Date of Thesis

Spring 2018


This project studies the works of James Fenimore Cooper, John Muir, and their artistic contemporaries in relation to the shaping of America’s national parks and what it means for the parks and their attending wilderness to be symbolic of the nation. It seeks to reveal the national parks as artistic representations of a constructed wilderness, while also emphasizing the physical experience of the natural world as a means of supplementing our subjective views. Through the lenses of aesthetics, boundaries, and cultures, I narrow my study to focus on three distinct perspectives by which we can understand the national parks and wilderness.

The first chapter follows Cooper’s personal and fictional narratives, placing him in conversation with early conservation, nineteenth-century artists, and the disappearance of Native cultures—in effect, foreshadowing representations and policies that would eventually come to define America’s national parks. The second chapter traces Muir’s history alongside the formative years of the national parks, emphasizing how he bolsters and develops the ideas that Cooper introduces, providing a basis for how we experience wilderness in the parks today. This includes his personal experiences with nature, his political activism regarding the parks, and his encounters with the Natives of California and Alaska—which in their own ways all demonstrate integrated environments of humans alongside nature. The epilogue reflects on the engagement of communities with the national parks today, how Cooper and Muir have shaped those experiences, and how the technology of an advancing world becomes another factor to consider within the human-nature relationship.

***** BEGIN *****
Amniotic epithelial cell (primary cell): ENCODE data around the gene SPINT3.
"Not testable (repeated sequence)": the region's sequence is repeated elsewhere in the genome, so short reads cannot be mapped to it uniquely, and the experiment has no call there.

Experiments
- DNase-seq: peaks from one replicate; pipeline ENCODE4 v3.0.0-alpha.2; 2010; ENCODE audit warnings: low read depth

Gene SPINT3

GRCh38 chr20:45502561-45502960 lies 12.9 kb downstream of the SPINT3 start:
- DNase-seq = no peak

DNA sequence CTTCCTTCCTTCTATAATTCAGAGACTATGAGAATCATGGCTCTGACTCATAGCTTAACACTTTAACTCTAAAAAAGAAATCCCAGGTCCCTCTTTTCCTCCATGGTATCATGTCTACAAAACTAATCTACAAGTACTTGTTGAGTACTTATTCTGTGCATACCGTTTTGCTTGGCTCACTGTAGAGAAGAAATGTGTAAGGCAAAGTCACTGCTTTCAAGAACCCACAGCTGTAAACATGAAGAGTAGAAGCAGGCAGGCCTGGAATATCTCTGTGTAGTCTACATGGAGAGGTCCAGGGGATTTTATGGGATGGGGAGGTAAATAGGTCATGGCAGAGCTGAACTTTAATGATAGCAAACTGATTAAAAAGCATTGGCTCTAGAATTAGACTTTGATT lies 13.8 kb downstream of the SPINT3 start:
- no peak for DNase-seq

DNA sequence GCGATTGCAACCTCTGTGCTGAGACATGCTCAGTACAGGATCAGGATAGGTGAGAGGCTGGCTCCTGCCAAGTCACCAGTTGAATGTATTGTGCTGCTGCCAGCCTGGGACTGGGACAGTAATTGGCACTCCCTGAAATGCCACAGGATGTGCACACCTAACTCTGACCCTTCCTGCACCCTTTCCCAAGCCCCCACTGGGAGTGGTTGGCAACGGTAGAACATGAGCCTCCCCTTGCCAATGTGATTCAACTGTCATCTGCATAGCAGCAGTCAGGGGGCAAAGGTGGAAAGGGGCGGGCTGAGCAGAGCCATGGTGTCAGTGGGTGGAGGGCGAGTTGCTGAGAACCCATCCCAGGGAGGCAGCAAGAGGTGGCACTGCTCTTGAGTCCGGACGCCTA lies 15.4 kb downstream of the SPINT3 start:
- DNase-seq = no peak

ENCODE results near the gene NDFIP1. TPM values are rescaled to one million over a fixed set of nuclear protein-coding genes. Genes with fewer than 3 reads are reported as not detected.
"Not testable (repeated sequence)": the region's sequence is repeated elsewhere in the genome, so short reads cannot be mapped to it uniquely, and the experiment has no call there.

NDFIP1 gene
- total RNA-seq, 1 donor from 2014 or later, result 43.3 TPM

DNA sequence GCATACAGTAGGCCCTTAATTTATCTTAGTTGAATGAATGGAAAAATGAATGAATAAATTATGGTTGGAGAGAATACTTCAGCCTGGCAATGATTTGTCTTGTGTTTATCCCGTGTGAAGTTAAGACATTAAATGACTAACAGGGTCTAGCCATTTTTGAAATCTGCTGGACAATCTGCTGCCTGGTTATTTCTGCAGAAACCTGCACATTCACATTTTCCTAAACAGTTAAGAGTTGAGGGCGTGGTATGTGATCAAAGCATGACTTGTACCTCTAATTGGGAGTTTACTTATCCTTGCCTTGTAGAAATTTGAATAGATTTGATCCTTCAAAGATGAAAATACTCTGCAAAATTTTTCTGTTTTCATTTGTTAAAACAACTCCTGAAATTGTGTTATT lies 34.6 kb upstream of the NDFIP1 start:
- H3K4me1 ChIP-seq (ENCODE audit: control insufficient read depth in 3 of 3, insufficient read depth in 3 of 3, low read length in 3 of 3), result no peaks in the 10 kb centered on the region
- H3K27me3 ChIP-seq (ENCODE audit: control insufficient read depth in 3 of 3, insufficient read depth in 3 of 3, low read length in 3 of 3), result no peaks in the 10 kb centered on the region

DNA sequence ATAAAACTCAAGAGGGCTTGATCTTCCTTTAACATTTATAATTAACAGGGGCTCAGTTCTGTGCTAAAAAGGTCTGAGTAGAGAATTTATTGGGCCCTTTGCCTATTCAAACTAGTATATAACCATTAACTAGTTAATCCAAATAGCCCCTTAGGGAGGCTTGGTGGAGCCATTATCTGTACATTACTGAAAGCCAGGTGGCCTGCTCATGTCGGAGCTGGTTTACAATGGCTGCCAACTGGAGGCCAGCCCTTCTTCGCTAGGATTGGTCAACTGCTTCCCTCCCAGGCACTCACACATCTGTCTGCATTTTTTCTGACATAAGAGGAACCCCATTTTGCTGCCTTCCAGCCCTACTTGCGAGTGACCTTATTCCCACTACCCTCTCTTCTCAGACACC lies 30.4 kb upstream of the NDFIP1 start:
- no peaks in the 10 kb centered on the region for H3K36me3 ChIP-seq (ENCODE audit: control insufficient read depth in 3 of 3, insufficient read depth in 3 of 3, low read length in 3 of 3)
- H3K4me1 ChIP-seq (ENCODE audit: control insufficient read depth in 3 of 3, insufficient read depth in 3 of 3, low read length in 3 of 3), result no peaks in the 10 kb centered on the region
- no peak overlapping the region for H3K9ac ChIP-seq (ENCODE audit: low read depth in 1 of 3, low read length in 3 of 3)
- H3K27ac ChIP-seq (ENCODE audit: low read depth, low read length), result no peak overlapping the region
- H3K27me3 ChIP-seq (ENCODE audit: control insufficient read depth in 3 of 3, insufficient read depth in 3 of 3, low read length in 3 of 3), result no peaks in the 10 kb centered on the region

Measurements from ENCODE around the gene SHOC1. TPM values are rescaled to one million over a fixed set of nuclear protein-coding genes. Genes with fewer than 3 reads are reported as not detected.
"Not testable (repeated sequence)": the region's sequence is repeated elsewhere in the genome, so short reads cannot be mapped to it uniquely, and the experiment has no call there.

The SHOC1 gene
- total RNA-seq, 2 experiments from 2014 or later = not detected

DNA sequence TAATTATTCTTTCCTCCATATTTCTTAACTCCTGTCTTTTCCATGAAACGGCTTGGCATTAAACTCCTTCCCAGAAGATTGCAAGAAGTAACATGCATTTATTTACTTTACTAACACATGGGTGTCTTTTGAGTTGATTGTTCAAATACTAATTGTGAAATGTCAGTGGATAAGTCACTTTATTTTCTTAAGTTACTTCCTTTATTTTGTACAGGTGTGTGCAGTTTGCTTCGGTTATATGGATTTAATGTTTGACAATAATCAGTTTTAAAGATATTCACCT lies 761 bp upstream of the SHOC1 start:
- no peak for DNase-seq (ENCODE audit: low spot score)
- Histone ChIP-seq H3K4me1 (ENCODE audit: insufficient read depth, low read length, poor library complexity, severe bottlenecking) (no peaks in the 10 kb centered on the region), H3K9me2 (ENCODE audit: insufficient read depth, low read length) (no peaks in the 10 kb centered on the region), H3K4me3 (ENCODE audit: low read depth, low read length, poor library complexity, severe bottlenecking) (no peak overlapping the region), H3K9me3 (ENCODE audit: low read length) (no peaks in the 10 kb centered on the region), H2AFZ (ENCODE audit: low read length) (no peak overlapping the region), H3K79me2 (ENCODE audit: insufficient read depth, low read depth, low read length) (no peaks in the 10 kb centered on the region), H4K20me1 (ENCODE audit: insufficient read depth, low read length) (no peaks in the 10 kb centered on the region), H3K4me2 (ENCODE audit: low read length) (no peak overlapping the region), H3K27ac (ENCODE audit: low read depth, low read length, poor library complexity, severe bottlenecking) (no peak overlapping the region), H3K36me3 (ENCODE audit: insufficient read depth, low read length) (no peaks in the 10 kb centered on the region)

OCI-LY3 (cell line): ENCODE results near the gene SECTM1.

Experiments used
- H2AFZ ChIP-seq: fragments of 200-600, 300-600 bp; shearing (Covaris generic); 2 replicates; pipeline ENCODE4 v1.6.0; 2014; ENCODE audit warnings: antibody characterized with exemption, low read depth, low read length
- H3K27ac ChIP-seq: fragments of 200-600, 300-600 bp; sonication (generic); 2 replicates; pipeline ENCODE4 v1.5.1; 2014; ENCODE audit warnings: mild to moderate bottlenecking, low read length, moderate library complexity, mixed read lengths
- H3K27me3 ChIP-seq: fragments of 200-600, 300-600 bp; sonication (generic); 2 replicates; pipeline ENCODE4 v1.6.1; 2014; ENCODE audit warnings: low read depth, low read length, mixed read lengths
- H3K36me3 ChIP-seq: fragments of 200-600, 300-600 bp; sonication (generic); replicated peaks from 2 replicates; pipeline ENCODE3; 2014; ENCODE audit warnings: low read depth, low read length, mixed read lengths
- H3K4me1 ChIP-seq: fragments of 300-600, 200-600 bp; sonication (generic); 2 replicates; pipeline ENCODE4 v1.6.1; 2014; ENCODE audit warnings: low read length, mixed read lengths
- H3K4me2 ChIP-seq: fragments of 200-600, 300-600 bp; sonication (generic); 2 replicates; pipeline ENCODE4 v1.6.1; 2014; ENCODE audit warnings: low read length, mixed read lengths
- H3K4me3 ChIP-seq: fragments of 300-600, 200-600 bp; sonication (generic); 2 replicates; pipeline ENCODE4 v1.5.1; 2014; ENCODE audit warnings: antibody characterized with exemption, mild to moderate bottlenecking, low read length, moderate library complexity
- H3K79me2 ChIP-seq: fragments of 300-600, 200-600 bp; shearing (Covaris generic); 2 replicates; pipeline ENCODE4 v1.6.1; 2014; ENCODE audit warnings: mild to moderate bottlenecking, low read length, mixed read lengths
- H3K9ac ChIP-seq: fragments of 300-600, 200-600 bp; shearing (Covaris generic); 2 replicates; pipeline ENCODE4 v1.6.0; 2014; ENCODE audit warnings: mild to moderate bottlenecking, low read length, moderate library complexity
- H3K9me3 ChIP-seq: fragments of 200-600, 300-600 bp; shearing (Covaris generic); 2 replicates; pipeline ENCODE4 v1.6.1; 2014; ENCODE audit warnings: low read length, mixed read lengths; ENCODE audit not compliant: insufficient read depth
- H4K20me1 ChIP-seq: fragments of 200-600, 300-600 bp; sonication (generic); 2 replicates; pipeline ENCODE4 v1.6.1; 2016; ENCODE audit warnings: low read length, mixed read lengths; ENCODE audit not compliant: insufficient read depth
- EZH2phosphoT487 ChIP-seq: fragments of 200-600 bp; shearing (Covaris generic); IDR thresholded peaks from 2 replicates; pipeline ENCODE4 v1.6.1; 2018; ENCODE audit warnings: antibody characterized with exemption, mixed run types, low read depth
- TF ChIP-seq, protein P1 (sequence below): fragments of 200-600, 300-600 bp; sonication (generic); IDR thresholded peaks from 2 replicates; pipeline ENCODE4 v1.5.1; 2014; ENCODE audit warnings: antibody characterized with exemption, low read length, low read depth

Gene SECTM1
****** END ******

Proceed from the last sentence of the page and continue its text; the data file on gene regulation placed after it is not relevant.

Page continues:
I pose the national parks as shared places where we as individuals can reflect on our personal encounters with nature, while also recognizing the deeper collective history that attends these preserved wilderness areas. Wilderness has been a defining aspect of America for centuries, but the wilderness of the national parks represents an authentically more complicated past. Understanding this past allows for deeper reflection not only of national identity, but of self-discovery, as we decide what values to bring to our own experiences in the national parks, and how we might individually contribute to the ever- evolving concept of wilderness.


native americans, technology, representation, ecocriticism, environmental history, nineteenth century

Access Type

Masters Thesis

Degree Type

Master of Arts



Minor, Emphasis, or Concentration

Literary Studies

First Advisor

Alfred K. Siewers

Second Advisor

Rochelle Johnson

Third Advisor

Andrew Stuhl